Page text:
Crime /

Oregon Gov. Pardons 47,000 Marijuana Convictions, But No One Will Be Released From Prison

State Officials Say No One Is Currently Incarcerated 'Solely' For Simple Possession of Marijuana

Oregon Gov. Kate Brown has granted a pardon for prior offenses of simple possession of marijuana, an executive action that will affect 45,000 state residents, as well as forgive more than $14,000,000 in fines and fees.

“The pardon will remove 47,144 convictions for possession of a small amount of marijuana from individual records, eliminating barriers for thousands of people seeking employment, housing, and educational opportunities who have otherwise been ineligible,” according to a statement from the Governor’s Office.

Brown’s pardon covers electronically available Oregon convictions for possession of one ounce or less of marijuana, in cases prior to 2016, where the person was at least 21 years of age, and for whom possession was the only charge. Offenders convicted of crimes with victims are not eligible for pardons under this order.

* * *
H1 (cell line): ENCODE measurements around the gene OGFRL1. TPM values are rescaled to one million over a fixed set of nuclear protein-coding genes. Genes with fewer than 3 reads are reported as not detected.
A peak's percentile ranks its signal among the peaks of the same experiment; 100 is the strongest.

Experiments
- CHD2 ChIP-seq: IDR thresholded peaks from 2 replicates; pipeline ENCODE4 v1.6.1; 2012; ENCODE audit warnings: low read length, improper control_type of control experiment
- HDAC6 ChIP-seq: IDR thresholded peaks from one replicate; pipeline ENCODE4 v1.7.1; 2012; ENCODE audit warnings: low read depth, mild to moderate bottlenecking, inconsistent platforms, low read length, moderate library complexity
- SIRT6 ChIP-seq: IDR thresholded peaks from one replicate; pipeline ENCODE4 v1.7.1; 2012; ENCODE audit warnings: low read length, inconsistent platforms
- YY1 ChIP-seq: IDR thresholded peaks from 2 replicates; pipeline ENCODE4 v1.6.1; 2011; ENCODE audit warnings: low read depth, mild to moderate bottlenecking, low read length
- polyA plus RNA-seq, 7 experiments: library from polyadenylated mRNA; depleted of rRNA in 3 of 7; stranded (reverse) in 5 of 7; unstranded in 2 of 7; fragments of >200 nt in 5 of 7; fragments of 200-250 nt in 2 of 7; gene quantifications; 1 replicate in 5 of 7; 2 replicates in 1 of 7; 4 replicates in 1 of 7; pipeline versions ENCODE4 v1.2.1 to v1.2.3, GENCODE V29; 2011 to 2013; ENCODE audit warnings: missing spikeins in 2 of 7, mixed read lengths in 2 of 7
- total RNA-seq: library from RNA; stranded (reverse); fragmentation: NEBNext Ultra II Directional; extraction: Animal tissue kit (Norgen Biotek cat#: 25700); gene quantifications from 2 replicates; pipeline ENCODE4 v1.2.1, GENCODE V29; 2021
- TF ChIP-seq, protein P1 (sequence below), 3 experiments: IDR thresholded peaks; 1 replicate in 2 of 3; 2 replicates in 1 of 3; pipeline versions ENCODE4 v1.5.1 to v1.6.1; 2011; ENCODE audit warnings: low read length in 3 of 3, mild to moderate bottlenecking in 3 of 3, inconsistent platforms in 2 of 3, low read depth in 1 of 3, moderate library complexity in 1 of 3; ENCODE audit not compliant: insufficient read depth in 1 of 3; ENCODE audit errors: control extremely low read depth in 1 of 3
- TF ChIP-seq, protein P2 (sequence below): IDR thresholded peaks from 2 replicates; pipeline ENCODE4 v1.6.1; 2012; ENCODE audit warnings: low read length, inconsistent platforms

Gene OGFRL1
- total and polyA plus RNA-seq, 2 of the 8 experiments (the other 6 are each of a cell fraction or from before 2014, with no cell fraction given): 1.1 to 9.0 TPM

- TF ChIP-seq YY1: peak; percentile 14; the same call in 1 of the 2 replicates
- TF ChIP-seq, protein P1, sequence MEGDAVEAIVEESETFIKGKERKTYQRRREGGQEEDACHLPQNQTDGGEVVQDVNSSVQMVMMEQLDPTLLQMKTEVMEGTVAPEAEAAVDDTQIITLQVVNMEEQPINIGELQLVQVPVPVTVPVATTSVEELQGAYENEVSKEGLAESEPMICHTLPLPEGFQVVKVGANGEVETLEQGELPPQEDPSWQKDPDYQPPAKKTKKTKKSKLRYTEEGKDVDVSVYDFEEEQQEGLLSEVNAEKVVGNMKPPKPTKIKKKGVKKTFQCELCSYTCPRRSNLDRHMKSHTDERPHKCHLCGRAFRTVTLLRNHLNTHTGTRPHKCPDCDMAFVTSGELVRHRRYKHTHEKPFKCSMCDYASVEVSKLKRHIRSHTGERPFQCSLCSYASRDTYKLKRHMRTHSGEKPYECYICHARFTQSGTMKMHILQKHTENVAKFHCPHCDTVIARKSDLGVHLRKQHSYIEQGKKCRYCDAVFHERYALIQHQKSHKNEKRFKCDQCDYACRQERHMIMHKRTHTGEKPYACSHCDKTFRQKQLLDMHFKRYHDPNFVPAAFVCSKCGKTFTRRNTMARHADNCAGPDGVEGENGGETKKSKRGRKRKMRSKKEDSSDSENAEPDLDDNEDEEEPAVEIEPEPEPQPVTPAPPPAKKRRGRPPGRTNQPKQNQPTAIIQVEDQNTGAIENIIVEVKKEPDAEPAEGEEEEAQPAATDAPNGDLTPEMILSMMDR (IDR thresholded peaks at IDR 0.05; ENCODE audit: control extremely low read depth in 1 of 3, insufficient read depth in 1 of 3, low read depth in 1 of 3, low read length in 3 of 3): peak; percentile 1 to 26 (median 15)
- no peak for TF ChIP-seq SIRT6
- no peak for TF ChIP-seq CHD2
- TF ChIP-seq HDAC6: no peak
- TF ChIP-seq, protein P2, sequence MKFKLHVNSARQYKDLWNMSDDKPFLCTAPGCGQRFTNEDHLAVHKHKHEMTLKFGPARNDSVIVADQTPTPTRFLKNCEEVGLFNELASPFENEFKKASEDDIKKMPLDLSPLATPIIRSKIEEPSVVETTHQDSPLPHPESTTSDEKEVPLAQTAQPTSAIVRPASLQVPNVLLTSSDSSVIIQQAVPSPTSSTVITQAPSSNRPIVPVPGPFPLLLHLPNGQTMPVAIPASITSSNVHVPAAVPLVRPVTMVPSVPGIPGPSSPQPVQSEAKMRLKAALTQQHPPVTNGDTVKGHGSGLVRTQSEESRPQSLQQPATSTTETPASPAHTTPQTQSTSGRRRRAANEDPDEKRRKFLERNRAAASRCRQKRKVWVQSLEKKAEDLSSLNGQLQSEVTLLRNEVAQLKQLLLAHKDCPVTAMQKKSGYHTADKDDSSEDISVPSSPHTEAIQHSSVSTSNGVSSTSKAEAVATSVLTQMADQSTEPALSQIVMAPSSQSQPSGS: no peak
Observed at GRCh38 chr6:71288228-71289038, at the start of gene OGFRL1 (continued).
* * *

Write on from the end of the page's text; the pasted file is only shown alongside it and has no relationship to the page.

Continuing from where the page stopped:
However, according to a fact sheet provided by Brown’s office, her pardon will not result in a single person being released from incarceration because “no one is currently incarcerated in the state of Oregon solely for the possession of one ounce or less of marijuana.”

Brown’s pardon comes less than two months after President Joe Biden issued a proclamation pardoning federal offenders convicted of only simple possession of marijuana, which activists, interest groups, and pundits quickly noted would free no one from federal prison because no one is jailed federally for “only” simple possession.

The pardoned marijuana conviction will not show up on non-governmental background checks, but may still be available on background checks conducted by law enforcement officers and licensing authorities.

“No one deserves to be forever saddled with the impacts of a conviction for simple possession of marijuana — a crime that is no longer on the books in Oregon,” Brown said.

“We are a state, and a nation, of second chances. Today, I am taking steps to right the wrongs of a flawed, inequitable, and outdated criminal justice system in Oregon when it comes to personal marijuana possession,” she added. “For the estimated 45,000 individuals who are receiving a pardon for prior state convictions of marijuana possession, this action will help relieve the collateral consequences arising from these convictions.”

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